4.2 out of 5
4.5 out of 5
27 city, 37 highway, 31 combined
(no current inventory)
For 2016, Chevrolet returned to the drawing board and emerged with the ninth-generation Malibu, a comprehensive redesign that addressed many of the earlier car’s flaws. Starting with a fresh, striking look accented by large wheels and a coupe-like profile, then moving under the hood with a choice of three engines, and finally into the cabin with more rear seat room, the Malibu was transformed.
A new 1.5-liter turbocharged four-cylinder engine came standard, exchanging some horsepower for more low-end punch and better fuel economy. An optional 2.0-liter turbo four-cylinder returned, but the new Malibu Hybrid was the surprise hit, offering excellent fuel economy and swift, smooth acceleration.
Chevy increased the distance between the front and rear wheels, resulting in more rear legroom and livelier handling, while the infotainment included seven- or eight-inch touchscreens and Apple CarPlay® and Android Auto™ smartphone integration. Driver aids common today (automatic braking, blind-spot monitoring) weren’t standard, but were available. The Malibu’s redesign didn’t elevate it to class leader, but did make it one of the finer midsize sedans available.
F 42"/R 38.1"
F 39.1"/R 37.5"
Driving: The 2016 Malibu has an engine for everyone. The standard 1.5-liter four-cylinder makes just 160 horsepower, but it returns an EPA-estimated 31 mpg combined and its turbocharged torque makes highway passing or climbing grades effortless.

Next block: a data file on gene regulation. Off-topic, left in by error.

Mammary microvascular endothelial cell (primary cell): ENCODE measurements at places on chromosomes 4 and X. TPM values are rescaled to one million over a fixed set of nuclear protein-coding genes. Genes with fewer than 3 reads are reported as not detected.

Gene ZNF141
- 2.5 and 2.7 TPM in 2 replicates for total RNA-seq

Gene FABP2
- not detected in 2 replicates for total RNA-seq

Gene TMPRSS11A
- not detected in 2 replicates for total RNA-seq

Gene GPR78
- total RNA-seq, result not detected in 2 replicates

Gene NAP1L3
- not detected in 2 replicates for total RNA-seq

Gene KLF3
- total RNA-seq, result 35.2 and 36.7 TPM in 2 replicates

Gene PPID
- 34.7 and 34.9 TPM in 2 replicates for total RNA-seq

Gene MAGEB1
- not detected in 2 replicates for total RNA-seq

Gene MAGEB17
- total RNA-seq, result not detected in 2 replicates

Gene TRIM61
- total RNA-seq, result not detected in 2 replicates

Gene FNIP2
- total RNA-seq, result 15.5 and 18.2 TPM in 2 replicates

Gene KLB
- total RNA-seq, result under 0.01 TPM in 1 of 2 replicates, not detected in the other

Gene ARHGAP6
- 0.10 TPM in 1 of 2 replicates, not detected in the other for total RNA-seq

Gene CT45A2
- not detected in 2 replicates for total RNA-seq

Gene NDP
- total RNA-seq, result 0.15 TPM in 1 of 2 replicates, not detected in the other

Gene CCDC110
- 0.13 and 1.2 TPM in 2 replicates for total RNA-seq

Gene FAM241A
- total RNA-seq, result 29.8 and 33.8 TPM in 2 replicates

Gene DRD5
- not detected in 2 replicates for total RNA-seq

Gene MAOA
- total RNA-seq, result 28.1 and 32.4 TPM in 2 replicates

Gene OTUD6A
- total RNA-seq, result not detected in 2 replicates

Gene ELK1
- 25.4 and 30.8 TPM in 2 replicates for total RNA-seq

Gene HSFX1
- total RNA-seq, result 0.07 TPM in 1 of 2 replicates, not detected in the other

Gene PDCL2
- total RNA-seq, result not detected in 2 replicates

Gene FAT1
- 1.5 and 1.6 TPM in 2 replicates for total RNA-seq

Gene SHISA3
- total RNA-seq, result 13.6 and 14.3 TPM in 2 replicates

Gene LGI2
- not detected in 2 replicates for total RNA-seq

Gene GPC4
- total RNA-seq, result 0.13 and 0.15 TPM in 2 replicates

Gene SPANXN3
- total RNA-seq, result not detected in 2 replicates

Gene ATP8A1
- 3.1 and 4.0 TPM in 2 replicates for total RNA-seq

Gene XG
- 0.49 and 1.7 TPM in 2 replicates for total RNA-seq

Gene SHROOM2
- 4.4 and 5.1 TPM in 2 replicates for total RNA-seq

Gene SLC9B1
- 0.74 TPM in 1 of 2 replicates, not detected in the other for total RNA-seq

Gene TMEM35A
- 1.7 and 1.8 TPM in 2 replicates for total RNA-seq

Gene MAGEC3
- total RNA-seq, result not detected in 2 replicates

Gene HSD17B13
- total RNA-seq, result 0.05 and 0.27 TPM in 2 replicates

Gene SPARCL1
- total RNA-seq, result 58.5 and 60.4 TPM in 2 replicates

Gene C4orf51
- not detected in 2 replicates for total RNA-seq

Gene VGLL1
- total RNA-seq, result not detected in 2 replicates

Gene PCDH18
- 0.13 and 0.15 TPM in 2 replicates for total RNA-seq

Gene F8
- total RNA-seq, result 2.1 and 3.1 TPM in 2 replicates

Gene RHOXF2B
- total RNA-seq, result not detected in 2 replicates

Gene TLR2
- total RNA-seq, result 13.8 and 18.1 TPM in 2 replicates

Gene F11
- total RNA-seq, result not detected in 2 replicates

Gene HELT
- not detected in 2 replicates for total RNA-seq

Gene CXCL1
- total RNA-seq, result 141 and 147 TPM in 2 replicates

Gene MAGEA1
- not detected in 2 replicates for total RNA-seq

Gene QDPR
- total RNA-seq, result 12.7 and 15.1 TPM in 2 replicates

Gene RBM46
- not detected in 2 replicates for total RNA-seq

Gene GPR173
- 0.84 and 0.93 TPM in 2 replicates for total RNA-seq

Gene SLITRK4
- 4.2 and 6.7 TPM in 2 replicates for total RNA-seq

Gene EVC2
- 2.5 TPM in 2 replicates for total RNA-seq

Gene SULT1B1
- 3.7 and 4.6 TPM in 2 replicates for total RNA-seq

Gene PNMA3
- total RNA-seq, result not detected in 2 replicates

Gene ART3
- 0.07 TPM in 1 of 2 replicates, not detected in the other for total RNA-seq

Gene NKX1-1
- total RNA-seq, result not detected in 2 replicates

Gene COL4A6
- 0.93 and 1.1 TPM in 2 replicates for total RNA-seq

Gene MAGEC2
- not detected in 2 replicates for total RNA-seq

Interior: Changes inside the 2016 Malibu aren’t quite as dramatic as outside, but the cabin imparts a feeling of upscale quality. The dash has a more flowing design, with sleeker gauges and controls with a bit more flair. On upper trim levels, the eight-inch color touchscreen resembles an iPad set into a dedicated slot and will feel familiar to anyone who’s used a tablet. In back, the Malibu gains nearly two inches of legroom, addressing one of the chief complaints of the old car and finally putting it on par with rivals like the Honda Accord and Ford Fusion.
Comfort: The older Malibu was lauded for its quiet cabin and this redesigned Malibu is no different. Generous sound insulation makes for a hushed and quiet cabin, while the longer wheelbase contributes to a smooth and composed ride that soaks up rough and undulating roads. Front seats are firm, spacious and supportive, and the rear seat can finally comfortably accommodate tall adults.
Storage: What was once the Malibu’s strength becomes something of a weakness. The Malibu’s 15.8 cu ft trunk space comes up just average among midsize sedans. It’s large enough for golf bags and some luggage, but falls short of the larger trunks in the contemporary Hyundai Sonata or Ford Fusion. The hybrid’s trunk is even smaller, but comparable to other midsize hybrids. Even interior storage is scant and generally too small for devices, smartphones and large drink bottles.
4.2 out of 525 customer reviews
RepairPal gave the Chevrolet Malibu an overall reliability rating of 4.5 out of 5 stars, which RepairPal describes as Excellent. This rating ranks Chevrolet Malibu 13th out of 30 among Midsize Cars.View RepairPal's full rating of the Chevrolet Malibu